Sediment phosphorus release in response to flood event across different land covers in a restored wetland
The phosphorus (P) fraction and its release characteristics from sediment in response to flood events across different land covers (i.e., reclaimed land with dominant vegetation of Phragmites australis and/or Typha orientalis, grassland with dominant vegetation of annual and perennial forbs, and bare land) in the lakeshore of Chaohu Lake were investigated. The results indicated that the re-flooding of a restored wetland led to P release. IP (inorganic P) was the major P fraction in the soils pre-flood and post-flood. For all the soil samples, the rank order of P fractions was Ca-P (P associated with calcium) > OP (organic P) > Fe/Al-P (P bound to Al, Fe, and Mn oxides and hydroxides). During flooding, Fe/Al-P contributed the most as the P release source in the soils and to the P sources for the overlying water. In reclaimed land, Fe/Al-P release correlated significantly with soil pH. In grassland, Fe/Al-P release correlated significantly with soil pH and Al content. In bare land, Fe/Al-P release correlated significantly with Al and clay content. The max TP release rates were also significantly influenced by land cover, and the values in bare land, grassland, and reclaimed land were 9.91 mg P m−2 day−1, 8.10 mg P m−2 day−1, and 5.05 mg P m−2 day−1, respectively. The results showed that the P release processes might be regulated by different factors across different land covers, and that the re-introduction of vegetation during wetland restoration must be taken into account prior to flood events to avoid an undesirable degradation of water quality.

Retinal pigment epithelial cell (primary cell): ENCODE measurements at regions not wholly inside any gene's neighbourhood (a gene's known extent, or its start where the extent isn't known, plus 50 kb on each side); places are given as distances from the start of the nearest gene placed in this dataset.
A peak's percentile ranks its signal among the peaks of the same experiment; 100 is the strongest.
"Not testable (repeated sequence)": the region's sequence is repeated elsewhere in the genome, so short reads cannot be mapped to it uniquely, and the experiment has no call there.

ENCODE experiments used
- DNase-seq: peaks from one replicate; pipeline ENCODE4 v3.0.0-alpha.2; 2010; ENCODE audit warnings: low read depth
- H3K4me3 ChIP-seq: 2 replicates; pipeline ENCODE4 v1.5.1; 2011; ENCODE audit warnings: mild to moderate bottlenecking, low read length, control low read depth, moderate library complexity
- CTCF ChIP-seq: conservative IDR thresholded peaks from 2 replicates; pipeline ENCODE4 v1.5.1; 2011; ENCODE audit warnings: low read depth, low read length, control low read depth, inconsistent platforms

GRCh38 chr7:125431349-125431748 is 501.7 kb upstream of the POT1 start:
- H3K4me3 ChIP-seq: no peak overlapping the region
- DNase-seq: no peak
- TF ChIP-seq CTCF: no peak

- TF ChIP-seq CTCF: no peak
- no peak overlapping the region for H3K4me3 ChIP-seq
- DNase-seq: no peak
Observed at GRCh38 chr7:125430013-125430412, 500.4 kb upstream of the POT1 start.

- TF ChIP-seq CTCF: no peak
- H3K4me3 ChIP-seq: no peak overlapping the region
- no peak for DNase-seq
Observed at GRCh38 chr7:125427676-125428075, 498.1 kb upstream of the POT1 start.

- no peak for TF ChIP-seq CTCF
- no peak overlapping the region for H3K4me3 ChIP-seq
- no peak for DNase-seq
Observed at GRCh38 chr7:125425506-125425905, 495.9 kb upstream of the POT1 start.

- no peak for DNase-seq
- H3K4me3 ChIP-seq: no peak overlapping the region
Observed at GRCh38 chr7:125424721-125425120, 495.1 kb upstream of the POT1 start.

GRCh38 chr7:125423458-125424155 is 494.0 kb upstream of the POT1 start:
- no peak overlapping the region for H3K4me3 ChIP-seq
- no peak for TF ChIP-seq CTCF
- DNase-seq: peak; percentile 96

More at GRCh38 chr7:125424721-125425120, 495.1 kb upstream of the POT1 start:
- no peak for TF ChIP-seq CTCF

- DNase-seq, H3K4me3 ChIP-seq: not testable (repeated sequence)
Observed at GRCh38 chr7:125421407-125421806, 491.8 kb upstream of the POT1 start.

KeywordsSubmergence Restored wetland Soil phosphorus release Land cover Freshwater lakes
We thank Guowen Li for data collection. This study was supported by the National Key Research and Development Program of China (2016YFD0200309-4).
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